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Featured DVD Review: Pretty Bird

June 24th, 2010

Pretty Bird - Buy from Amazon

Pretty Bird is a black comedy that was made a couple years back. Black Comedies are not easy genres to market, and since the film only earned mixed reviews, it comes as no surprise that it is being dumped direct-to-DVD. Does this film deserve this ugly result, or should Pretty Bird been given a chance to soar in theaters?

Billy Crudup stars as Curtis Prentiss, whom we meet washing up on shore and spouting his mantra. "People may doubt what you say, but they'll believe what you do."

We return to an unspecified time in the past with Curtis returning to the home town of his youth. There, he meets with Kenny (David Hornsby) a friend of his who is a successful businessman and the owner of a mattress store. After a sales pitch so short it is non-existent, Kenny agrees to put everything he has into a business venture with Curtis. His plan: to sell rocket belts (or jet packs to most people.) There is a small problem: they don't know how to make them. This is where Rick Honeycutt comes in. Rick is a unemployed aerospace engineer who is desperate for a job and it is unlikely he will be getting any job offers from any reputable companies any time soon. (He doesn't play well with others.) So, despite Curtis clearly being a nutjob who is grossly unqualified to be the head of anything, he takes the job.

The three men then set about getting their jet pack working, with Kenny supplying the start-up capital, Rick supplying the technical know how, and Curtis, supplying his personal charisma, which he tries to use to secure investors. When Rick succeeds but Curtis fails to secure additional investors and Kenny's money starts to run out, tension mounts between the three men.

At this point, we are supposed to be deeply invested in what will happen to these three men. That wasn't the case with me.

There is a common problem among Indie comedies. Too many such films rely on quirky characters to generate laughs instead of more character or plot driven devices. Unfortunately, this happens in this movie. Curtis was rather quirky, but not that interesting. In fact, none of the characters were all that interesting. Curtis was 90% overconfidence, Kenny was someone Curtis could walk all over, while Rick was a gruff character we've seen Paul Giamatti play before, and in better movies. (American Splendor immediately springs to mind.)

Is the situation interesting? Not really. The big plot device is the creation of the "rocket belt"; however, this fails to be compelling for two reasons. One: making a rocket belt is hardly a technical challenge. Two: there no practical reason to make one.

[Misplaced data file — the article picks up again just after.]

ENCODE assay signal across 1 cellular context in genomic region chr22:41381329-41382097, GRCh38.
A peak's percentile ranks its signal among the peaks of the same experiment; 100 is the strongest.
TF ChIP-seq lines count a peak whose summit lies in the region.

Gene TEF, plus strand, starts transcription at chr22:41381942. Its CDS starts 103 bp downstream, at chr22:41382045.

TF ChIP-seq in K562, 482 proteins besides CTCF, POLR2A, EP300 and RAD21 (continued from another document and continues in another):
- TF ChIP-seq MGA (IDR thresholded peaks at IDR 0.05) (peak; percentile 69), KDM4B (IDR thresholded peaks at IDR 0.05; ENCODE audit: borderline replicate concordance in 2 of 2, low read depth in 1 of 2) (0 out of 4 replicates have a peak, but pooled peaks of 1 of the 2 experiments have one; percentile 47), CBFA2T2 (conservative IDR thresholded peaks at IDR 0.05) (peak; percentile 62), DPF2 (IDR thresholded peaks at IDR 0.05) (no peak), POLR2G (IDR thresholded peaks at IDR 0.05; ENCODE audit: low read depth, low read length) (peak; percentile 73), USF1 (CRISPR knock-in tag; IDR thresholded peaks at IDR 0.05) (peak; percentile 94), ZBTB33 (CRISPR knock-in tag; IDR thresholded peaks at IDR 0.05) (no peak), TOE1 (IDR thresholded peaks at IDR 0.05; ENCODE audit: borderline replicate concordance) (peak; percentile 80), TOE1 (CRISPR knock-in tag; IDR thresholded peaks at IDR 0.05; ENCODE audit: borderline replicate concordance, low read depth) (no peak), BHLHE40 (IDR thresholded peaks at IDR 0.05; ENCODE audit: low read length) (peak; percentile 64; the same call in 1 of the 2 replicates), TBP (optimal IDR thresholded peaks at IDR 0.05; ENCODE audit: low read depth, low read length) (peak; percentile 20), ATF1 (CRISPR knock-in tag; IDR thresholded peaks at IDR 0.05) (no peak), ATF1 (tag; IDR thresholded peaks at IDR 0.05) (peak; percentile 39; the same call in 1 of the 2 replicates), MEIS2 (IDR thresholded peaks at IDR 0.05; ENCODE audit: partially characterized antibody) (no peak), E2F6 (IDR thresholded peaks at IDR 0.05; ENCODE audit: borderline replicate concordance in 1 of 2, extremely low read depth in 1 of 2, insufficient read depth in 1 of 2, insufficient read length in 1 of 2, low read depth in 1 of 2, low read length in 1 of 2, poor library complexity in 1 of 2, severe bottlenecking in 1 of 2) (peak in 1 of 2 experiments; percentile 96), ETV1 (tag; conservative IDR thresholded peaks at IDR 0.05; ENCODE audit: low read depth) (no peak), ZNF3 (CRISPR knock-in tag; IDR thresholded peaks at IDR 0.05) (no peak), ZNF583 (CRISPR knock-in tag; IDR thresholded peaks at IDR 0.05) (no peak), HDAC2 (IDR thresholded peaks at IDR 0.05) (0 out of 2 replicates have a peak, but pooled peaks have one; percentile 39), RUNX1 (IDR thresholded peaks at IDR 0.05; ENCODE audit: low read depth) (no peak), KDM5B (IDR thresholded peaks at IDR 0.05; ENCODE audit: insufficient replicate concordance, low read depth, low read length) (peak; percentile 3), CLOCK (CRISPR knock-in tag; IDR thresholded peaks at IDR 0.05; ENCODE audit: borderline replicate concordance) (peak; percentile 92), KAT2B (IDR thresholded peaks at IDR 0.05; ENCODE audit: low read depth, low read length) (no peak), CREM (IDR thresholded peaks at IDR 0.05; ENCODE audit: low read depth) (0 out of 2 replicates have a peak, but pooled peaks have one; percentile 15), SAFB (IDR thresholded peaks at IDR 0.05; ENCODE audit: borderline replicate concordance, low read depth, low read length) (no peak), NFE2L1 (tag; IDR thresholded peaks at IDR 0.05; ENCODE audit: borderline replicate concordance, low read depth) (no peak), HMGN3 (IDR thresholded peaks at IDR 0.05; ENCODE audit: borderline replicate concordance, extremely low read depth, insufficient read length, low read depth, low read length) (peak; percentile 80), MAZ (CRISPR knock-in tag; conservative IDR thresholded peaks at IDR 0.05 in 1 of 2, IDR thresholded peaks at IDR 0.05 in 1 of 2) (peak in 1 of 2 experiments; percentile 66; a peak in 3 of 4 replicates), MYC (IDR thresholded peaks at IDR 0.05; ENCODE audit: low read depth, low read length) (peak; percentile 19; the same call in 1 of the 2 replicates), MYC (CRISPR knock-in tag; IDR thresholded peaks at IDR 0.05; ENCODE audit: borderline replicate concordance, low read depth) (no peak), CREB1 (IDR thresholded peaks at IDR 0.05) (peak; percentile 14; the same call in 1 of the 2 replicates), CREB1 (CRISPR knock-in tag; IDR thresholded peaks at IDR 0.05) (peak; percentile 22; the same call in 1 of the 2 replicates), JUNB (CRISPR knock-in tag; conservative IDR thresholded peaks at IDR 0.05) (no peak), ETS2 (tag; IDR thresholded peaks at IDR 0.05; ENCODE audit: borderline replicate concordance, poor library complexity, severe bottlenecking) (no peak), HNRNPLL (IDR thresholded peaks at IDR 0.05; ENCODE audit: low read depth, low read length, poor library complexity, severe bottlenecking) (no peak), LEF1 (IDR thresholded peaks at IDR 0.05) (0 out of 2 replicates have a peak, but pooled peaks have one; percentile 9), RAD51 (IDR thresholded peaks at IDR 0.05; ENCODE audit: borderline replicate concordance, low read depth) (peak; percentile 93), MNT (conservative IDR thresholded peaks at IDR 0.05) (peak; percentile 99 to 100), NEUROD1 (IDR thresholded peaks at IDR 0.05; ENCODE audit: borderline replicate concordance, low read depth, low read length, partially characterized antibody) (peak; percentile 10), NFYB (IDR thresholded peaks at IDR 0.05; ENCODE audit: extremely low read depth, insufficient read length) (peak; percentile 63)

In the movie, Curtis shows a clip from Thunderball and talks about the "rocket belt" being something that only exists in Hollywood. Here's the thing: that wasn't a special effect. Sure, the close-ups showing Sean Connery using it were special effects, but the rocket belt actually worked and was piloted by a real person. So when Rick creates a working prototype, he didn't invent something, he just remade something that had already been designed, completed, tested, and shown to have no practical use. (After decades of refining, the flight time is still just 30 seconds. There are no safety measures in place should the rocket fail. Etc.) Was there any suspense that it would work? No. It would only fail if the writers decided it would fail. (Adding in the missing part of the blueprint felt like a cheesy way to pad the construction time and add suspense.) Likewise, there was no suspense that Curtis would fail to find investors, because over the past 40 years it has been shown there is no practical use for the "rocket belt". He could only succeed if the writers wanted him to. (Perhaps finding an eccentric millionaire who wanted to fly like James Bond.) Also, he was a terrible salesman and he was destined to fail because of that.

By the time Curtis and Rick had turned on each other, I was no longer interested. When it was finally revealed how Curtis ended up the way he was in the beginning, I didn't care. And that ending was a total cop out.

It's not a total write-off and there are some good performances, including supporting actors like Kristen Wiig and Aasif Mandvi. But again, these actors have turned in better performances in better movies.

Since the film failed to earn a theatrical release, it should come as no big surprise that there are no extras on the DVD.

The Verdict

Pretty Bird was written and directed by Paul Schneider, who is better known for his acting. It seems like he set out to make a movie about three people struggling with the American Dream. But when that dream is, well, stupid, it is hard to be engaged by the story. Add in a DVD that is devoid of special features, and the result is only worth renting, and that's only if you are a fan of the actors involved.

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